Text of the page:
Credibility is a highly important and essential aspect of a persuasive speech, which is aimed to convince an audience to agree with a certain statement or opinion. One of the most critical special considerations is the authority of a speaker, which can be substantiated by the trust of the audience and the confidence of a persuader. In other words, listeners need to respect a speaker in order for a speech being persuasive. For example, some individuals might already have established trust through their previous credentials and reputation, which means that they only need to worry about the speech itself. However, for fairly unknown presenters, where an audience is not aware or familiar with a speaker, the latter needs to earn the listeners’ respect and trust by being confident and exhibiting authority over the subject matter. Such confidence can be derived from a speech’s introduction and organization and a clear problem statement outlining. In addition, a person can also establish authority and earn an audience’s respect by revealing his or her credentials and qualifications.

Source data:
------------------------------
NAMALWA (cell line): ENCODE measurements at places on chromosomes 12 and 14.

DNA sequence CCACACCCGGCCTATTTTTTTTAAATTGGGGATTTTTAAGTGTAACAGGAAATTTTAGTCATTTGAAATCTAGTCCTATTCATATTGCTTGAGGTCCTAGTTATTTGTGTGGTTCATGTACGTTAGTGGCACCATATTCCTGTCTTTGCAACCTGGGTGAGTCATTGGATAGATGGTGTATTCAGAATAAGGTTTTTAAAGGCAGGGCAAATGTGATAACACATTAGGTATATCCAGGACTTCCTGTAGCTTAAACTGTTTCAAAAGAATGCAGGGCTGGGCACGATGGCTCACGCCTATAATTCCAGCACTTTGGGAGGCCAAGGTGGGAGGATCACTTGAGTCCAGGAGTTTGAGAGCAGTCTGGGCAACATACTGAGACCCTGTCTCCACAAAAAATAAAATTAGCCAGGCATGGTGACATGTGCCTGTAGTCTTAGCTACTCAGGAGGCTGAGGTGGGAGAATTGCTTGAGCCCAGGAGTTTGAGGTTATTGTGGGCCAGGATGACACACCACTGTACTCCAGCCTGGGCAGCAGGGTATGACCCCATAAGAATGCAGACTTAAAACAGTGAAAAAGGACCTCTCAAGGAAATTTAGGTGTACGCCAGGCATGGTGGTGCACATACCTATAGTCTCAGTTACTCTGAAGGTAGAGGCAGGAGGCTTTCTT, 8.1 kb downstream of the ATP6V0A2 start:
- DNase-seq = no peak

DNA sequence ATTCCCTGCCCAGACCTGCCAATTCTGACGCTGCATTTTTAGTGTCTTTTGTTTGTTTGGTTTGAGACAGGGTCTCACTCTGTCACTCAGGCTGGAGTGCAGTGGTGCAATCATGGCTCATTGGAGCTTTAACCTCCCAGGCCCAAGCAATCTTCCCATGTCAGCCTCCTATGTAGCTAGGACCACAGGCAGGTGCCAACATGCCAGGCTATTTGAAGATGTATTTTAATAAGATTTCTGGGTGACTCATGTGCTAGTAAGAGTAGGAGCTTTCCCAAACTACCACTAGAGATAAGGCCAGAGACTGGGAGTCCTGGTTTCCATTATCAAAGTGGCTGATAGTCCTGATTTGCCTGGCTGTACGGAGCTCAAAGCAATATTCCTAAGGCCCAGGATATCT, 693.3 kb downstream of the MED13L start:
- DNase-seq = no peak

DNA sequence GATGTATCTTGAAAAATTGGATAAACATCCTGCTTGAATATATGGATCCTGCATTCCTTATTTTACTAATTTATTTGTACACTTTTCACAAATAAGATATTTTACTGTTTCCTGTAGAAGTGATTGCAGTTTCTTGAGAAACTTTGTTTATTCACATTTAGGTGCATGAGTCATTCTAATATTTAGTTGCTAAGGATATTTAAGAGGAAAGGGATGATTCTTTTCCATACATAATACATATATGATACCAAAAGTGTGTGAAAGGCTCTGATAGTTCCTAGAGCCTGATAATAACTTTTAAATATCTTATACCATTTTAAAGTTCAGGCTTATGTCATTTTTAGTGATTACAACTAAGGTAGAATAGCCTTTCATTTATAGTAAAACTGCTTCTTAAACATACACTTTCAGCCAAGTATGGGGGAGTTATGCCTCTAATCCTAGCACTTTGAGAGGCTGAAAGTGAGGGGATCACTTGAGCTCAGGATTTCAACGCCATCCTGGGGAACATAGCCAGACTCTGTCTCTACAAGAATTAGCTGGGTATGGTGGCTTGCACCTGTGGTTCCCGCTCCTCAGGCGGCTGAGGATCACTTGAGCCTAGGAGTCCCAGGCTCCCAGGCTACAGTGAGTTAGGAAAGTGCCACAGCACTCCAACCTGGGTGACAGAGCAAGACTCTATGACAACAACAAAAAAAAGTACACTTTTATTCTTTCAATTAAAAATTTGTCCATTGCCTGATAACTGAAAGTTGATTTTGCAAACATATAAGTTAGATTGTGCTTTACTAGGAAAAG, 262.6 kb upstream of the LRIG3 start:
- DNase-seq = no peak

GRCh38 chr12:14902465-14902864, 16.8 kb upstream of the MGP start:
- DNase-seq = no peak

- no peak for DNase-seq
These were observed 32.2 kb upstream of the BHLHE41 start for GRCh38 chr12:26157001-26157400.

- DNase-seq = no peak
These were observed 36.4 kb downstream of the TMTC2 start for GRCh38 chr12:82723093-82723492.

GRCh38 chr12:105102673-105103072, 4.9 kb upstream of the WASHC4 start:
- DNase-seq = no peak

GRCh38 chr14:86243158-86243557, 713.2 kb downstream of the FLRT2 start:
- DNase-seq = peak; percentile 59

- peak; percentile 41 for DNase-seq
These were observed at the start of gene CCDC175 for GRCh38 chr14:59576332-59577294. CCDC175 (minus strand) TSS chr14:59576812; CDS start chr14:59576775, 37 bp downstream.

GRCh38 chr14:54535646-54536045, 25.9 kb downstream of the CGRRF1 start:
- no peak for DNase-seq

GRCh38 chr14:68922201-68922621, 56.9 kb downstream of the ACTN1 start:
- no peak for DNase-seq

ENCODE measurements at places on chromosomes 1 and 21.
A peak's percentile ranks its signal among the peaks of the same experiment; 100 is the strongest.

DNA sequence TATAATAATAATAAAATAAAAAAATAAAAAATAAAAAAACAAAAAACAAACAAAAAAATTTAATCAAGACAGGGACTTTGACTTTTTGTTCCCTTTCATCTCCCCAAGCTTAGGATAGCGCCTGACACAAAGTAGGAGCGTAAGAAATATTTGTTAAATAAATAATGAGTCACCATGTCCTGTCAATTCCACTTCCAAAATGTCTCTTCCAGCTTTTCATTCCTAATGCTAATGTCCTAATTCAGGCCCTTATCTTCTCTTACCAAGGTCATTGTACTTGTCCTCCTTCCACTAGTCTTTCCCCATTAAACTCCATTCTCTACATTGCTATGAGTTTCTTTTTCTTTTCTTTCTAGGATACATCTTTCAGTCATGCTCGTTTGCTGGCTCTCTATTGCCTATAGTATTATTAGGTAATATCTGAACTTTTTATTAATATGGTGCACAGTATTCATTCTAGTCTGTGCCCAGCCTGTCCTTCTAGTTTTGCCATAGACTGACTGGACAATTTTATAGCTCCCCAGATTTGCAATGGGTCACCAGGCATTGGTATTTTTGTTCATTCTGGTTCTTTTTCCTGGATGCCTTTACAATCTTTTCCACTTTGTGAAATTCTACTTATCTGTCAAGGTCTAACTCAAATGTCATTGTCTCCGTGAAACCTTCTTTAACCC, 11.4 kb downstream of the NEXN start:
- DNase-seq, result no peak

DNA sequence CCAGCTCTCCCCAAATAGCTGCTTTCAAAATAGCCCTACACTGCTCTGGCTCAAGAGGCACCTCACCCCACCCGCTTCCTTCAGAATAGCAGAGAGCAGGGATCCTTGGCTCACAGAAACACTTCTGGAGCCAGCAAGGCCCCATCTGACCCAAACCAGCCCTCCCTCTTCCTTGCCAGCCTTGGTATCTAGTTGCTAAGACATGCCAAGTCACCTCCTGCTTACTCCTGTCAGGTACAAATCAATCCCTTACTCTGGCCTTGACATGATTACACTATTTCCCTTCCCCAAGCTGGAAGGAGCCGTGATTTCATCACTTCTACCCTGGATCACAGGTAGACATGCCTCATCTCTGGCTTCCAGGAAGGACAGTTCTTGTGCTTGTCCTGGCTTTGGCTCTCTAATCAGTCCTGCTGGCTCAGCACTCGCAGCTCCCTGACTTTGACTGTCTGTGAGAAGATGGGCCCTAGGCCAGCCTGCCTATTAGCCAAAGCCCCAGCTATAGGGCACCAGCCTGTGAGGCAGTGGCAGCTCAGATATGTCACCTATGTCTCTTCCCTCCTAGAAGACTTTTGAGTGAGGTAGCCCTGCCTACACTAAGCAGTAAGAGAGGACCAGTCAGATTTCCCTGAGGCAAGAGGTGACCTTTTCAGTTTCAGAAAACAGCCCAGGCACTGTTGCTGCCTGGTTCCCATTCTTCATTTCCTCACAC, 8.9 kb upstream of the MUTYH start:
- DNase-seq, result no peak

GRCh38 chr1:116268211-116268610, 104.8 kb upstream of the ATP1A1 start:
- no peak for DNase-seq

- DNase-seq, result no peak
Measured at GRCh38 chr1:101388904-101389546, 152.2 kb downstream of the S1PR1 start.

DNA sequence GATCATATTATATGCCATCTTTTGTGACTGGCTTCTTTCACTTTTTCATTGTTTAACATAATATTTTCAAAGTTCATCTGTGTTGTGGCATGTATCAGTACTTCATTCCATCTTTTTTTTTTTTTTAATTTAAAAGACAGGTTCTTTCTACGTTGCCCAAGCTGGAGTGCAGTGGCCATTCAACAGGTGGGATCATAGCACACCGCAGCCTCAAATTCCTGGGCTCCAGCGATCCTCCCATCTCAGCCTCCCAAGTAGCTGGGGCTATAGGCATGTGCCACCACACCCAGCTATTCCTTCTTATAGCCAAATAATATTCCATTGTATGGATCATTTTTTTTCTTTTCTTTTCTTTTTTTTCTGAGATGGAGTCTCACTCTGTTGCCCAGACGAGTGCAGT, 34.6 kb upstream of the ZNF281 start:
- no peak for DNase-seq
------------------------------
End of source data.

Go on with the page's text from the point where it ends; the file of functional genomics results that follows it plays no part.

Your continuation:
Therefore, there are two major elements of persuasive speaking, which are a speech and the speaker himself or herself. It is evident that a speech needs to be well-organized with a proper flow of ideas and identification of the problems as well as potential solutions. For example, a person with high levels of authority might lose his or her initial credibility if a speech is disorganized with logical loopholes or unclear statements, which means that there are no “logos.” In addition, a speaker himself or herself needs to exhibit some form of confidence and authority to an audience by either stating his or her credentials or by expressing self-confidence. A person without confidence might appear and be perceived as untrustworthy, but overconfidence can also be damaging and hinder the persuasiveness of a speech.